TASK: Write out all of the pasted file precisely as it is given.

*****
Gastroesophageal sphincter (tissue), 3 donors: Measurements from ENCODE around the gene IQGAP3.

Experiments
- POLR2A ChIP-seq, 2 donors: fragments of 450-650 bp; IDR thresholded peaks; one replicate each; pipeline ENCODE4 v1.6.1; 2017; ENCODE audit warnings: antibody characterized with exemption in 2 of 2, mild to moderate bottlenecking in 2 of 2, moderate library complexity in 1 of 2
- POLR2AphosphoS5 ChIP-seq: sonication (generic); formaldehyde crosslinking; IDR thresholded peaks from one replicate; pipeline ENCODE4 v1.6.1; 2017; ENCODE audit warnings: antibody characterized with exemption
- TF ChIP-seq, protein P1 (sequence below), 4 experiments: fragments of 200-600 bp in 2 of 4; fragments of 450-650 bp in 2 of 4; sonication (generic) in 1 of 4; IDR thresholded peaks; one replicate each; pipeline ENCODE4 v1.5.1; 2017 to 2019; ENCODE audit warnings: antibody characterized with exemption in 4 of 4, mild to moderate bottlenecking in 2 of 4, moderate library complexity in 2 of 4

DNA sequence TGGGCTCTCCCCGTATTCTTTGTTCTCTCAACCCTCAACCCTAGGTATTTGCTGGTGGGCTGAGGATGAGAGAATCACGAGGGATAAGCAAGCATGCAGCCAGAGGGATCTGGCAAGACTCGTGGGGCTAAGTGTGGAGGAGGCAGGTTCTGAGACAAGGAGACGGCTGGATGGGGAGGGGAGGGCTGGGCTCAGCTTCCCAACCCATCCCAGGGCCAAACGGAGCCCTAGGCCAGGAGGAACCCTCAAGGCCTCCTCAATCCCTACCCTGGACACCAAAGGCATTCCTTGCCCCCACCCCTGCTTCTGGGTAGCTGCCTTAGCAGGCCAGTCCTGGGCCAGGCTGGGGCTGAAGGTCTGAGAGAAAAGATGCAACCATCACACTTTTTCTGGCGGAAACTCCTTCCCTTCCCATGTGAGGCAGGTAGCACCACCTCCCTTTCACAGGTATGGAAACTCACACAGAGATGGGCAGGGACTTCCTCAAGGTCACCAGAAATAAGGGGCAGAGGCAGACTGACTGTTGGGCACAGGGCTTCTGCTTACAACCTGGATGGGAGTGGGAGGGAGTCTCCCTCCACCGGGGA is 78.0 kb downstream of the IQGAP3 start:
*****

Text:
Gastroesophageal sphincter (tissue), 3 donors: Measurements from ENCODE around the gene IQGAP3.

Experiments
- POLR2A ChIP-seq, 2 donors: fragments of 450-650 bp; IDR thresholded peaks; one replicate each; pipeline ENCODE4 v1.6.1; 2017; ENCODE audit warnings: antibody characterized with exemption in 2 of 2, mild to moderate bottlenecking in 2 of 2, moderate library complexity in 1 of 2
- POLR2AphosphoS5 ChIP-seq: sonication (generic); formaldehyde crosslinking; IDR thresholded peaks from one replicate; pipeline ENCODE4 v1.6.1; 2017; ENCODE audit warnings: antibody characterized with exemption
- TF ChIP-seq, protein P1 (sequence below), 4 experiments: fragments of 200-600 bp in 2 of 4; fragments of 450-650 bp in 2 of 4; sonication (generic) in 1 of 4; IDR thresholded peaks; one replicate each; pipeline ENCODE4 v1.5.1; 2017 to 2019; ENCODE audit warnings: antibody characterized with exemption in 4 of 4, mild to moderate bottlenecking in 2 of 4, moderate library complexity in 2 of 4

DNA sequence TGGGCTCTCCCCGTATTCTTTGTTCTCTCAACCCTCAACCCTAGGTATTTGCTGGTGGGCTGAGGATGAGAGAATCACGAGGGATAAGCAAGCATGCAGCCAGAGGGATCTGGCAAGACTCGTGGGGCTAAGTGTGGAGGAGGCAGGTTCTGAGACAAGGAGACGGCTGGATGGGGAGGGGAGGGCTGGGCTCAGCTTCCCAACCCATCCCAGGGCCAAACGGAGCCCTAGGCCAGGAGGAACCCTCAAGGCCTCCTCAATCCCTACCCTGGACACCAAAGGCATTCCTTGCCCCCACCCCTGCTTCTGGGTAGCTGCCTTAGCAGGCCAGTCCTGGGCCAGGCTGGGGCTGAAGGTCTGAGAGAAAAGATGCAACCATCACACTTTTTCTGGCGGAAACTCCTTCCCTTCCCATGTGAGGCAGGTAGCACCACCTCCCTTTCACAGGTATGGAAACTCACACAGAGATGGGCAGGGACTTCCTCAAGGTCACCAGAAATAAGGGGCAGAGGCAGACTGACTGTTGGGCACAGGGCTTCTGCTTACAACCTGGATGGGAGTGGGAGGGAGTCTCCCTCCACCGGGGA is 78.0 kb downstream of the IQGAP3 start: